Market Overview

Gold's Story Isn't Over Yet

Gold's Story Isn't Over Yet

After a brief bounce mid-way through August, the Street’s enthusiasm for gold has waned. Seemingly, so has the market’s fear of what impact tariffs on an additional $200 billion in Chinese goods might mean for the U.S. and global currency market.

While such trade escalations between the two biggest economies in the world might have once sent the precious metals market into overdrive, gold is contending with a dollar index up more than 6 percent in as many months. While gold investors have kept the commodity at the $1200 level it set late in August, the USD has just been a more appealing value sponge in the midst of an otherwise dismal currency market.

This comparison has been something that gold has had to contend with all year. Before it hit its current price range after dipping and rallying as the list of tariff goods was finalized, gold experienced a four-month freefall from a high spot price of 1350, not far off its year-high set in January.

Despite the August run being its second biggest rally of the year, the enthusiasm for gold could not support spot gold much beyond $1200, and 6-month gold futures remain capped under $1220.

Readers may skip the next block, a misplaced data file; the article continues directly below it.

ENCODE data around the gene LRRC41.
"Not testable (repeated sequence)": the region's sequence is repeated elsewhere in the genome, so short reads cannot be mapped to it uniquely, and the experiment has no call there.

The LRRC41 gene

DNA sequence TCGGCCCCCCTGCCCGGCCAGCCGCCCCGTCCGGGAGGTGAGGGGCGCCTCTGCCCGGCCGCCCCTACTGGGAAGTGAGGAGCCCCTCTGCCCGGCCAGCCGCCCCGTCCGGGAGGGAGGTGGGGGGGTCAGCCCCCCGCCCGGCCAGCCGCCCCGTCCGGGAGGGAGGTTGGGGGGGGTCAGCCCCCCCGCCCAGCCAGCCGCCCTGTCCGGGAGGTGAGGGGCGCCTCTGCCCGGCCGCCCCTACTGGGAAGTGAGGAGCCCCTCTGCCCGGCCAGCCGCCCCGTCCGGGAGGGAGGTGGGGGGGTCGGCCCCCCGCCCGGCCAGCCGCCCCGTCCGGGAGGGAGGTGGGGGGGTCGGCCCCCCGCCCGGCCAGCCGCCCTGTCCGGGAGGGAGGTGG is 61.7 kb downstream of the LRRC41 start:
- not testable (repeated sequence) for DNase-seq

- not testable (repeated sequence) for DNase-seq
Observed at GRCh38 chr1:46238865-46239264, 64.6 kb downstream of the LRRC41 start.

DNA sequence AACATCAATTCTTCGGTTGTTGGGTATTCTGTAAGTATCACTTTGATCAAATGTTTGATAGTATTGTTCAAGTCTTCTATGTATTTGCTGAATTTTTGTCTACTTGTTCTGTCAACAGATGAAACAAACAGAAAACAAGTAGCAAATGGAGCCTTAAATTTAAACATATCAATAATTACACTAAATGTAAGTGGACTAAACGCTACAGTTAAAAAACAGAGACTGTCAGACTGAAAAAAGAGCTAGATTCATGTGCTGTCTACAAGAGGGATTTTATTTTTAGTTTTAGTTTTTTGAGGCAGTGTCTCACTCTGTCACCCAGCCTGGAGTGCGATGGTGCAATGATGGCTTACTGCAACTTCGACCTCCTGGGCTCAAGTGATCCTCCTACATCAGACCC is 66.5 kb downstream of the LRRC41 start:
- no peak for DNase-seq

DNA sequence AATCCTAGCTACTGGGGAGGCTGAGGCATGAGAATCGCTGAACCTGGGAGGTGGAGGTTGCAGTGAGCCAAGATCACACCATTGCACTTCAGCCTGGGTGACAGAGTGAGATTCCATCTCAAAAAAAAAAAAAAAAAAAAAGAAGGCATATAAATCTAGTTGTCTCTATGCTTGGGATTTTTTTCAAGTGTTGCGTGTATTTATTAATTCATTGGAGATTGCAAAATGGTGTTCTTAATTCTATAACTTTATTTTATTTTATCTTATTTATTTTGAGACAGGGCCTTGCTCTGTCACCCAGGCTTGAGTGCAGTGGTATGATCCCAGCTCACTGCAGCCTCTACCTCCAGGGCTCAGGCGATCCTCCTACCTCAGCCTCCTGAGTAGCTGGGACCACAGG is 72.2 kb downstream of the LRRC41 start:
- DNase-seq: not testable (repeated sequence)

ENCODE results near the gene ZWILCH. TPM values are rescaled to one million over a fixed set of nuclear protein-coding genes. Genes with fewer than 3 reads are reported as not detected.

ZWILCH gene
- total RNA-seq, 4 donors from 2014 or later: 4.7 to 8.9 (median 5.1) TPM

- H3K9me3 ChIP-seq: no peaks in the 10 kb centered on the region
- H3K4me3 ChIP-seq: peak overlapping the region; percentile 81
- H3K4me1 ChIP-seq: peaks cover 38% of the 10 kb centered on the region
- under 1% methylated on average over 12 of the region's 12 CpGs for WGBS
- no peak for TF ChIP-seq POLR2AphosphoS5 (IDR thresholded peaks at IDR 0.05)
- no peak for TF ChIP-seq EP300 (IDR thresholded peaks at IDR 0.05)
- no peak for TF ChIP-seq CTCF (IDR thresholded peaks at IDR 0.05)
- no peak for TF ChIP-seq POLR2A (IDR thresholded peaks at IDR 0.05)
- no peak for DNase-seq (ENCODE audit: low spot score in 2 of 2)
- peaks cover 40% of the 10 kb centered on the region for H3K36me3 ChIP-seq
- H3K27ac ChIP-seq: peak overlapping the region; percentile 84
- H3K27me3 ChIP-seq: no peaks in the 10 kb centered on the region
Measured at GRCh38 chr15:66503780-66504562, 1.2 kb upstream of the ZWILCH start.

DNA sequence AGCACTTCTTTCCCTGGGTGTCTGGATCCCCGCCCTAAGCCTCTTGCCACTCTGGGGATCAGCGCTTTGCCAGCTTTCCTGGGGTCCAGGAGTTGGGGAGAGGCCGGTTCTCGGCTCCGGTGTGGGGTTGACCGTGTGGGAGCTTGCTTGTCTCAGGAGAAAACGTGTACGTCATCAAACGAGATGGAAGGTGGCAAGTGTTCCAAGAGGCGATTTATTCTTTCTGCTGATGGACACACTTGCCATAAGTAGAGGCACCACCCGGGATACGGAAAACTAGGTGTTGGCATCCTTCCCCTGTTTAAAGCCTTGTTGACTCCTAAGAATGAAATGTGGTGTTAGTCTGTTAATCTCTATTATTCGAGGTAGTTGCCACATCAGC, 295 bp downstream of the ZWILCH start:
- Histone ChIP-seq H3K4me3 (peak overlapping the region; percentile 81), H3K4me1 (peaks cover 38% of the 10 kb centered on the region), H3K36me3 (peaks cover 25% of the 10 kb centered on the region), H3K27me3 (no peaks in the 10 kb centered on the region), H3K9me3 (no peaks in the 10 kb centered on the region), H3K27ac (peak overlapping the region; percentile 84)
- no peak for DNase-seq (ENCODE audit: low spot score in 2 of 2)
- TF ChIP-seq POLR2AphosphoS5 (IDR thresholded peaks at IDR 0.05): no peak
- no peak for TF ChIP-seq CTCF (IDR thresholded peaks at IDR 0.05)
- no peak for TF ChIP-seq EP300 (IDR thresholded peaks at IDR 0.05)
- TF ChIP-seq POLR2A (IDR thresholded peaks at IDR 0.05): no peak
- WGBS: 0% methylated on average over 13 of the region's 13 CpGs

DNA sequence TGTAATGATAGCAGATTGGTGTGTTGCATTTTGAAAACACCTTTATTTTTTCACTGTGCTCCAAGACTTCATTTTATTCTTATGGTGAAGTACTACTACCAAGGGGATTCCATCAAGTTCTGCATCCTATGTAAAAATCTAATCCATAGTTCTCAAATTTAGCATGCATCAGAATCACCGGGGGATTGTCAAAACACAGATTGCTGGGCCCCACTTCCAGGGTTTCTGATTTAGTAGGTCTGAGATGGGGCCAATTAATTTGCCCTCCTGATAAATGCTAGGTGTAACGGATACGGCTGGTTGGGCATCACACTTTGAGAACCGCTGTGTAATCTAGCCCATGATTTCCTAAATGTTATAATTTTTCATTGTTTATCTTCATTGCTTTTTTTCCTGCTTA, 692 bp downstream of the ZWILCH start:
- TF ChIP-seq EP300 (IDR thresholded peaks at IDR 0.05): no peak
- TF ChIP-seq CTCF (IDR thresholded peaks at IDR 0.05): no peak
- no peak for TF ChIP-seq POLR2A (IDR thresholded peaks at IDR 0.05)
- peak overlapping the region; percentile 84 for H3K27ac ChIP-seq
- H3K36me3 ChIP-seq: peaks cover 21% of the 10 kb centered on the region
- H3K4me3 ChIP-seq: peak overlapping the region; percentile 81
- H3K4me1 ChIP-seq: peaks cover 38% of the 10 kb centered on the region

However, it may be premature to call an end to gold’s story quite so soon.

The reasons? Well, they’re peppered throughout the previous paragraphs: the effect of the most recent tariffs as well as existing tariffs, terrible global currency conditions leading to slow growth, and, most critically, a dollar that has climbed on the back of an economic expansion that has lasted a decade.

Gold’s future hinges on the U.S. dollar’s strength failing, and a number of factors could turn the tides on the USD.

For one, despite strong Q2 and August GDP numbers, some analysts believe the numbers might be artificially boosted by one-off influences like increased trade volume, Chinese firms looking to time the tariffs, or business investments made following recent tax cuts. Second, those tariffs are going to start showing up on store shelves, and consumers are going to feel the squeeze for the first time, which could put pressure on the Federal Reserve to step up the pace of its rate hikes. Finally, and most critically, the U.S. is likely to find a tighter trade market in the backend of 2018, as countries struggle to make up the difference between their currency and the USD.

Any one of these factors could douse the roaring dollar trade to some degree. A combination of them could totally cut its knees out from under it. If something does threaten to cut the dollar down to size, keep a close eye on gold futures for metal investors hoping to read the tea leaves.   

Posted-In: Futures Commodities Topics Econ #s Economics Federal Reserve Markets General


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